We're splitting up - what are the first steps I need to take?
You and your spouse have had that last big fight, or that sad final conversation, and you've realized that the relationship is over. What steps do you need to take now?
1. Consider whether it's possible to save the relationship.
Is marriage counseling a possibility? It's not appropriate in situations where there is domestic violence or any other safety issue. It also requires a commitment to work on the marriage from both spouses, so it's not appropriate in a case where your spouse is clearly not interested. In other cases, though, it might be worthwhile to invest the time and money for marriage counseling if it can prevent a divorce.
2. Ensure that everyone is safe and stable.
If there is any domestic violence, make sure that you and any children are safe. You may call the police if you have been assaulted or threatened with violence.
Take any of your own important documents with you, if possible, if you are the one to leave the home. If possible, you can also take pictures or a video to show the condition of the home and its contents.
If either of you leave, it's important to get legal help right away, to deal with arrangements for any children, the home, and any financial arrangements.
3. Keeping the finances stable
Get a printout of all bank and credit card balances that you have.
If possible, get an agreement on keeping the finances stable. This means that household bills continue to be paid, and that you agree that neither of you will run up joint debt or clear out bank accounts without notice to the other.
4. Get legal advice
You need to know about your legal rights and obligations, and discuss the best options for ending the relationship with the least amount of aggrevation. You can decide if a form of alternative dispute resolution, such as mediation or collaborative family law, would be right for your situation, or if you are in a situation that requires you to go to court.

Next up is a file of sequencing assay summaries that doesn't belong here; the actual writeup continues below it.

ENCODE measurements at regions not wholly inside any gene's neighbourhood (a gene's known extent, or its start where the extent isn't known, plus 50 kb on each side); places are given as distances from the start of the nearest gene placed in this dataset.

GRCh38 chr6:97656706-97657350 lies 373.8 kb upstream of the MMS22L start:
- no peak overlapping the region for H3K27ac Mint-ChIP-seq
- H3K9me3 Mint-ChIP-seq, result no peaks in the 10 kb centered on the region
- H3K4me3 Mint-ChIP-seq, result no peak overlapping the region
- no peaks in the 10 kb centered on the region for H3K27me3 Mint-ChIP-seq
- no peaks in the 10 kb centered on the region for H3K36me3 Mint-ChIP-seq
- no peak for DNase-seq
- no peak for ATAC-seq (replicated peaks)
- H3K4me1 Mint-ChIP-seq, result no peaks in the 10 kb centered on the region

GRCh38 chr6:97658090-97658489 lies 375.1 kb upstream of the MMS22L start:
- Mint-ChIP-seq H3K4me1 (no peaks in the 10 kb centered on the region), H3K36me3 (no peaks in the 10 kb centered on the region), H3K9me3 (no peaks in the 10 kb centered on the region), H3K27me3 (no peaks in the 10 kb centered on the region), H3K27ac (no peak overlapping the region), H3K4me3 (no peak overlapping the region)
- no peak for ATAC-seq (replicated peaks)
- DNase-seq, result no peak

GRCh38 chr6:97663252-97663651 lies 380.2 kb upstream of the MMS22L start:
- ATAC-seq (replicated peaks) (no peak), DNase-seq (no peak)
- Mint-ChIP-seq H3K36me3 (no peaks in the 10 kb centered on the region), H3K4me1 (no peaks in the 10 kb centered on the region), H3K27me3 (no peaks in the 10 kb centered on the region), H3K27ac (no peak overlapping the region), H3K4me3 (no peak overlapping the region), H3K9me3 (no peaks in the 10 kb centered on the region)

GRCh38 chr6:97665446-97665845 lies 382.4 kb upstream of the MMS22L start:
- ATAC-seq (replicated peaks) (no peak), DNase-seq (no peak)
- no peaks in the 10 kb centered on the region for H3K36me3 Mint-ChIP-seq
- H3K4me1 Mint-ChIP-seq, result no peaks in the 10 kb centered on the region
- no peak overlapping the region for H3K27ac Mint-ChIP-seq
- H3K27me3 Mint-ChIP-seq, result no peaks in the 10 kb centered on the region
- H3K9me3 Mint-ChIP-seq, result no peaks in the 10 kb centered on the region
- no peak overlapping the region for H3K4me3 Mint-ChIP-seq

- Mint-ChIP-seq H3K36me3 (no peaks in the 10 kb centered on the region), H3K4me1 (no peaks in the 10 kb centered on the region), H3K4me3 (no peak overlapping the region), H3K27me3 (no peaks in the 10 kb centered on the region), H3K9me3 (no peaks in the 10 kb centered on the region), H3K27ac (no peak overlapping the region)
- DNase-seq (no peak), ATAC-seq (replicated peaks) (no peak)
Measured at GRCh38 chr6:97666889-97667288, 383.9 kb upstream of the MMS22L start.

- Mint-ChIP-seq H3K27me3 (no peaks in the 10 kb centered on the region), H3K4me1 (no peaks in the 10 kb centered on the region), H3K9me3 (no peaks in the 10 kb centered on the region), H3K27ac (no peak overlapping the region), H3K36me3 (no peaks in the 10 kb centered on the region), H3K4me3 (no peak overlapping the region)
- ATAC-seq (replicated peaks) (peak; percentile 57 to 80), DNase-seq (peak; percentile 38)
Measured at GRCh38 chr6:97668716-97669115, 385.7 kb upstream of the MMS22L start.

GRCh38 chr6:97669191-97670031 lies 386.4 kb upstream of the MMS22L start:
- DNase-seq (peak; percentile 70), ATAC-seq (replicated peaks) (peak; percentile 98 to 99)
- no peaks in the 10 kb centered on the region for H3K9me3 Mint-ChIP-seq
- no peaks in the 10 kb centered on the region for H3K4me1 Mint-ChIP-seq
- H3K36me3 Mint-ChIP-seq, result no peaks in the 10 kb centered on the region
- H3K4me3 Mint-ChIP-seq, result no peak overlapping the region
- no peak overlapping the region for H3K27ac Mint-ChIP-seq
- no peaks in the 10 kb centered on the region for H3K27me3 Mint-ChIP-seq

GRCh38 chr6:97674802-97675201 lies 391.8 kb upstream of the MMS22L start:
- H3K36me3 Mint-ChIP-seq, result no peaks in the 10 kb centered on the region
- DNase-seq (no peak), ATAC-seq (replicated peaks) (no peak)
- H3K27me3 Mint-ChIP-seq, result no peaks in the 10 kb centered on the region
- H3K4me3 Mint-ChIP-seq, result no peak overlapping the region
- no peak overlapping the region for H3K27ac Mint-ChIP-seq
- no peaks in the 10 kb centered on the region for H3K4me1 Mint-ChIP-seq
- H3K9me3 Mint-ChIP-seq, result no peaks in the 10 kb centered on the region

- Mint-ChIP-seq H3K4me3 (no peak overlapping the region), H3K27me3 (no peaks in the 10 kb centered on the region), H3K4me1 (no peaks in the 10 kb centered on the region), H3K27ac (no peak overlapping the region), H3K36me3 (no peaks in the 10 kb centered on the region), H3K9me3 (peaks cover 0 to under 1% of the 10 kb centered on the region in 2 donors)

5. Gather financial documents
At a minimum, you will need your income tax returns and Notices of Assessment for the past 3 years, proof of your current income, and statements for every asset and debt that you have. You should also gather documentation for your expenses: utility bills, property taxes, children's expenses, etc. If you are part of a pension plan, you and your spouse will need to complete a form to have your pension administrator provide you with a family law value for it. In some cases, property, businesses or valuable objects may require a formal valuation. 6. Put some temporary arrangements into place
While all this is going on, you need to make sure that there is a schedule in place for any children, that bills are getting paid and that each of you have access to funds, and that nobody is unilaterally cleaning out the accounts or runnign up debt. You will also need to discuss plans for the family home. 7. Work on resolving the rest of the issues
Ideally, the lawyers and parties will work together to decide what additional information or disclosure is needed, and do child support, spousal support and equalization of net family property calculations. Longer term arrangements for any children will be discussed. If there is no resolution, alternatives such as mediation, arbitration or court may be discussed. By the end of this stage, you will have a Separation Agreement or court order setting out all of the arrangements for custody, access, child support, spousal support, division of property and any equalization payment.
The formal divorce is often the final step in the process. A divorce cannot be granted until there are adequate arrangements in place for child support. You will need a Certificate of Divorce in order to get remarried.
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